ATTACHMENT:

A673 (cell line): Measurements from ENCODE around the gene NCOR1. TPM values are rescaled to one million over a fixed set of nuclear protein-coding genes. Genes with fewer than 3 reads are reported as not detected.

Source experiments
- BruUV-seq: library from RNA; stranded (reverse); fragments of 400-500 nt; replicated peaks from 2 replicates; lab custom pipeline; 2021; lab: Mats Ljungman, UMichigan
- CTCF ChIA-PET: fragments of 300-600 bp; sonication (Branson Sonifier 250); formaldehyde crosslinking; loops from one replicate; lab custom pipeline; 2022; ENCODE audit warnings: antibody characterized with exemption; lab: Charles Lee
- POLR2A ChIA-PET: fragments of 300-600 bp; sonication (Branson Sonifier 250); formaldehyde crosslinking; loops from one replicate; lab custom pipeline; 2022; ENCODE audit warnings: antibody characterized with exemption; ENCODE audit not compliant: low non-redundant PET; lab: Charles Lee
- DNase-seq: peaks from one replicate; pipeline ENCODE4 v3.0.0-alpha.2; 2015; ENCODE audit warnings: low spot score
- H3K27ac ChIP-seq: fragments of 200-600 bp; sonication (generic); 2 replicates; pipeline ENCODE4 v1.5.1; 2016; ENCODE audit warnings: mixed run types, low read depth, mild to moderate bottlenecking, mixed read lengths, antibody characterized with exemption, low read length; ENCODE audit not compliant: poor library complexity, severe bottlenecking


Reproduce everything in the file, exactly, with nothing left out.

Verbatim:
A673 (cell line): Measurements from ENCODE around the gene NCOR1. TPM values are rescaled to one million over a fixed set of nuclear protein-coding genes. Genes with fewer than 3 reads are reported as not detected.

Source experiments
- BruUV-seq: library from RNA; stranded (reverse); fragments of 400-500 nt; replicated peaks from 2 replicates; lab custom pipeline; 2021; lab: Mats Ljungman, UMichigan
- CTCF ChIA-PET: fragments of 300-600 bp; sonication (Branson Sonifier 250); formaldehyde crosslinking; loops from one replicate; lab custom pipeline; 2022; ENCODE audit warnings: antibody characterized with exemption; lab: Charles Lee
- POLR2A ChIA-PET: fragments of 300-600 bp; sonication (Branson Sonifier 250); formaldehyde crosslinking; loops from one replicate; lab custom pipeline; 2022; ENCODE audit warnings: antibody characterized with exemption; ENCODE audit not compliant: low non-redundant PET; lab: Charles Lee
- DNase-seq: peaks from one replicate; pipeline ENCODE4 v3.0.0-alpha.2; 2015; ENCODE audit warnings: low spot score
- H3K27ac ChIP-seq: fragments of 200-600 bp; sonication (generic); 2 replicates; pipeline ENCODE4 v1.5.1; 2016; ENCODE audit warnings: mixed run types, low read depth, mild to moderate bottlenecking, mixed read lengths, antibody characterized with exemption, low read length; ENCODE audit not compliant: poor library complexity, severe bottlenecking